Augmented and Virtual Reality in Sports
The View from the Game
Augmented reality (AR) and virtual reality (VR) have transformed numerous industries already. The sports industry is no exception. As the following examples demonstrate, the integration of augmented and virtual reality in sports has the potential to improve training, ease accessibility, create interactive fan communities, and more.
Virtual Reality in Sports: Golf Without the Driving Range
Like any sport, golf requires practice. That’s why golfers spend hours at their local driving range. Golfers need to practice their swings as often as possible to play their best on the course.
The problem is, not everyone has access to driving ranges. Golf memberships are expensive, and driving ranges remote, which is particularly true in big cities where space isn’t available. Maintaining a driving range also requires substantial resources, which isn’t ideal for the environment.
These are likely all key reasons why virtual reality driving ranges are becoming increasingly popular. Because virtual fields don’t require as much land as normal driving ranges, they are a more practical option in some parts of the world. Virtual driving ranges provide golfers with more opportunities to hone their skills.
Virtual Batting Practice, Used by Major League Baseball
Golf isn’t the only sport that’s easier to practice thanks to virtual reality technology. With virtual reality, batting practice is also accessible. It’s easier to practice baseball when you don’t need to have actual bats, balls, gloves, and diamonds.
Virtual batting appeals to major leagues as much as to the average player. Members of the Los Angeles Dodgers have used virtual reality sports to see simulations of how opponent teams might pitch. While not required, more teammates are beginning to make virtual batting practice a core component of their training regimens. This trend will likely continue as more and more teams experiment with virtual reality technology.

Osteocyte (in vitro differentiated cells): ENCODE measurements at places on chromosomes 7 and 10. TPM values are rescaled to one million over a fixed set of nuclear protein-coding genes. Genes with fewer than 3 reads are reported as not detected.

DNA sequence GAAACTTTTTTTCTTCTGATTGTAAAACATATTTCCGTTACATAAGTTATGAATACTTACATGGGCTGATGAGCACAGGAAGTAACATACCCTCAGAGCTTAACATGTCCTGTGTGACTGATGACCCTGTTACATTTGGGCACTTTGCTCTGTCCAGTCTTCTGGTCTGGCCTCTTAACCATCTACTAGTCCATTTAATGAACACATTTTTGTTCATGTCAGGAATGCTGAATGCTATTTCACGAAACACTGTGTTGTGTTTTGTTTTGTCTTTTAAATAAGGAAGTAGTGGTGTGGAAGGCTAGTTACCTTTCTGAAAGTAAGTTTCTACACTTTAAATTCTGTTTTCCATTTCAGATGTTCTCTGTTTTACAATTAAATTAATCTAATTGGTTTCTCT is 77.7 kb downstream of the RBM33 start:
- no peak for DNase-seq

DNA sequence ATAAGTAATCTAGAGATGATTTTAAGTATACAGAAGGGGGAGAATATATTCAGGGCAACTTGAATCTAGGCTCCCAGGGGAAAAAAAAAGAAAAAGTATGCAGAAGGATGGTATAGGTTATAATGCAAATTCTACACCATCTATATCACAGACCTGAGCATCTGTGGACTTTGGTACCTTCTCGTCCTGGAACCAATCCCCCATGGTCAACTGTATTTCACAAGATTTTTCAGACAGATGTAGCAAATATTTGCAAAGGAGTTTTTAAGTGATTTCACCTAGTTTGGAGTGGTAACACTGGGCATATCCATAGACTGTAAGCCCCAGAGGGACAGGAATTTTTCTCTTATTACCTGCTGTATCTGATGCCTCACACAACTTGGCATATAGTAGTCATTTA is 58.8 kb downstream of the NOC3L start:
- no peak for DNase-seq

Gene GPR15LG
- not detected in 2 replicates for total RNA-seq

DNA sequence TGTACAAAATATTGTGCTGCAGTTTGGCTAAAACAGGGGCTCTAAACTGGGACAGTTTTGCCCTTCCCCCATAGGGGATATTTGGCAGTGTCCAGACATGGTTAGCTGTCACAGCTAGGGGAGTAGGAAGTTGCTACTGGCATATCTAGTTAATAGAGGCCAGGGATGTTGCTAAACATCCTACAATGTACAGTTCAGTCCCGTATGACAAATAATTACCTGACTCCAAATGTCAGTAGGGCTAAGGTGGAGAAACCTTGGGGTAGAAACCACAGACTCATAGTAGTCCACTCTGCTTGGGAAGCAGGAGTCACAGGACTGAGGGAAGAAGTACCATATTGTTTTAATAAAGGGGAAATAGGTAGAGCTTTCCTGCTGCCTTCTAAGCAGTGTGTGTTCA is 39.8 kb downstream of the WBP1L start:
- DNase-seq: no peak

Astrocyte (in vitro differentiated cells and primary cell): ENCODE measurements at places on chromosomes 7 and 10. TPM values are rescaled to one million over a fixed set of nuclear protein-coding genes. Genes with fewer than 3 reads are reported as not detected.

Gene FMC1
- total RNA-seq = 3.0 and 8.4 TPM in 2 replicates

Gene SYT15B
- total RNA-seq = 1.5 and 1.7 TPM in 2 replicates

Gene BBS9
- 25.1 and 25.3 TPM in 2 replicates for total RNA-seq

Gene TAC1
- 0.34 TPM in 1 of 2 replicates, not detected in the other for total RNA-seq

Augmented Reality in Sports: From the Stadium and Players’ POV
Amateur players and professional athletes are by no means the only ones to benefit from artificial reality and virtual reality applications in the sports industry. Major sports organizations have also begun using these technologies to provide fans with more dynamic experiences.
For instance, the MLB has developed a virtual reality sports app that allows app users in stands and bleachers to call up information about a player when he steps up to bat. Additionally, the NBA has begun broadcasting games in virtual reality. The NBA’s virtual reality broadcasts allow for a more immersive experience than a fan could have if they were watching the game on television. Since not everyone can get a ticket to see their favorite team play live, fans can watch the game through a virtual reality headset as the next best option.
Having the opportunity to watch a sports game through a VR headset when you can’t attend a live game appeals to many sports fans. However, that’s not the only way in which virtual reality is allowing fans to enjoy games in new and unique ways. Virtual reality startups have begun embedding small HD cameras into jerseys worn by professional athletes during tournaments. The goal is to allow fans to watch games from the perspective of the players on the field. The HD cameras can stream the players’ point of view from the front and the back of their jersey so that audiences follow a player’s every move.
Augmenting Live Sports Broadcasts
Networks have begun leveraging augmented reality to improve the quality of sports broadcasts in a variety of ways. For instance, with augmented reality, it’s possible to superimpose virtual elements onto footage of games. Virtual features can include player statistics, slow-motion replays, trajectory paths of balls or pucks, celebratory imagery when a team scores, and much more.
That’s just the tip of the iceberg. Developers believe augmented reality may one day make it possible to superimpose alternate versions of plays onto the field during play reviews. Augmented reality sports can more vividly illustrate how a team might have scored had they chosen a different strategy. Instead of a commentator trying to explain to viewers, augmented reality recreations can show what the commentator describes. Augmented reality makes watching games more engaging.
The global sports industry was worth approximately $488.5 billion in 2018. It’s expected to reach $626.8 billion by 2023. Augmented reality and virtual reality experiences have the power to attract more fans, increasing these numbers as a result.
Your First Steps into Augmented and Virtual Reality in Sports
When it comes to sports, augmented and virtual reality is useful for spectators and athletes alike. Ormuco provides a virtualization platform with application containerization and automated workflows to ease the deployment of virtual resources for VR and AR. From a single interface, provision and manage data centers and edge computing nodes that run your graphics processing. We handle augmented and virtual reality workloads and can develop a software package for your sports training or broadcast needs.